This Academy Award-winning documentary feature film depicts not only Harvey Milk himself, but also the political and social milieu of the era in which he lived. From this perspective, the film continues to have significant relevance for our nation today, standing as a classic portrait of communities and cultural values in severe conflict. The film was produced subsequent to Harvey Milk’s death using archival footage, so that Milk is credited posthumously as the lead actor. Other politicians, including San Francisco’s then-mayor George Moscone (who was assassinated along with Milk) and Moscone’s successor and now United States Senator Dianne Feinstein, also appear in the archival footage. Also featured in the film is then-schoolteacher Tom Ammiano, who has been a member of the San Francisco Board of Supervisors since 1994, and was elected to the California State Assembly. The film’s outstanding narration is provided by the acclaimed stage and screen actor Harvey Fierstein, who at that time had just achieved great success with his own Tony Award-winning Broadway play Torch Song Trilogy.

The Times of Harvey Milk: The Full Version of the Documentary

Slide Show:The Life and Times of Harvey Milk

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Senate Strikes Down “Don’t Ask, Don’t Tell” Policy

Photography by: Jeff Sheng, Los Angeles

Senate Strikes Down “Don’t Ask, Don’t Tell” Policy

In a major victory for gay rights advocates as well as President Obama, the Senate on Saturday repealed the ban on gay men and lesbians serving openly in the military.  The repeal of DADT closed a 17-year struggle over a policy that forced thousands of Americans to leave the ranks of the military and caused others to keep secret their sexual orientation.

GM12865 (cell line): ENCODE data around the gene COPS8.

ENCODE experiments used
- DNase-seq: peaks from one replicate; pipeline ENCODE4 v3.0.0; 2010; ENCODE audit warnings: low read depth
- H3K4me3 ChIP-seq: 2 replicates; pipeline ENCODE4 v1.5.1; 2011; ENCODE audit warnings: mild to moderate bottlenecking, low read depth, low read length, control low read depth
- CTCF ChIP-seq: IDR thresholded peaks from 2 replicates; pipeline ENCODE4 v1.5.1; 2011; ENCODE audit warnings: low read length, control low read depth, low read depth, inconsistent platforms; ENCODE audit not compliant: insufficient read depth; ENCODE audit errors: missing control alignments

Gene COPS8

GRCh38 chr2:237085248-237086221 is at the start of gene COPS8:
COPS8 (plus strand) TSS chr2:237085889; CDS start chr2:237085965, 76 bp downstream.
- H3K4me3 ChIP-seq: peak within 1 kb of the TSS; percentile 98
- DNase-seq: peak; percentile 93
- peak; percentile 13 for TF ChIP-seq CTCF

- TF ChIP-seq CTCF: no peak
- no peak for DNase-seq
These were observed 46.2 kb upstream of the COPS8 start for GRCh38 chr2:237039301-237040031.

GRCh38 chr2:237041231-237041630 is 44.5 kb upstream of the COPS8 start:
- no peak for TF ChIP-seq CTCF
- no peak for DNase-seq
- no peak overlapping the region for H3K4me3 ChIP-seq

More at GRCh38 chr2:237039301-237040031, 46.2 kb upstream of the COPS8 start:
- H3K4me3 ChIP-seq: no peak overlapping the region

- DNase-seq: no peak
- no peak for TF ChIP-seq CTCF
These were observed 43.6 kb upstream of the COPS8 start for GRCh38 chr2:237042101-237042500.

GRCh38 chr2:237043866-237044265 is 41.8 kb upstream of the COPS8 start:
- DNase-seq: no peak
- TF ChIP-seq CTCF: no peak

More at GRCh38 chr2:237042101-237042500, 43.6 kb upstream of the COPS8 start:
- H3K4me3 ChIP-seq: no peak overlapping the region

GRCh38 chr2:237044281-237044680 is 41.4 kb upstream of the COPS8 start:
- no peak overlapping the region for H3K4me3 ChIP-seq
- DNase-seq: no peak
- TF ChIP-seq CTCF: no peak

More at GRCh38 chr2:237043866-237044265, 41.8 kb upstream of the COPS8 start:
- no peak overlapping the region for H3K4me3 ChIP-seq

By a vote of 65 to 31, the Senate approved and sent to President Obama a repeal of the Clinton-era law, known as Don’t Ask, Don’t Tell, a policy that critics said amounted to government-sanctioned discrimination, which treated gay and lesbian troops as second-class citizens.  The President is expected to sign the measure into law next week, delivering Pres. Obama a victory on one of his chief campaign promises.

Breaking News: Senate Repeals Pentagon’s “Don’t Ask, Don’t Tell” Policy

Democrats and Activists Speak After “Don’t Ask, Don’t Tell” Repeal

Bright Eyes: First Day of My Life

Slide Show: DADT/We Have To Give Them Hope

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DADT: We Have To Give Them Hope

DADT: We Have To Give Them Hope

Photography by:  Jeff Sheng, Los Angeles

Don’t Ask, Don’t Tell is a deeply touching series of portraits by Jeff Sheng, photographs of gay men and lesbians serving in the military, all of them in uniform and with their faces obscured in some way, by a hand, a door frame or by darkness.  The portraits are pervaded by a sense of lonely sadness and isolation.

Mr. Sheng has described his subjects, identified only by first names that are pseudonyms, as people who “didn’t want to risk their careers, but who wanted to take some kind of stand.”  Earnest and passionate about his work, Mr. Sheng said he struggles to avoid being heavy-handed as an artist.  “I merge a fight for social equality with photography, but I’m always trying to figure out how to do it intelligently,” he said.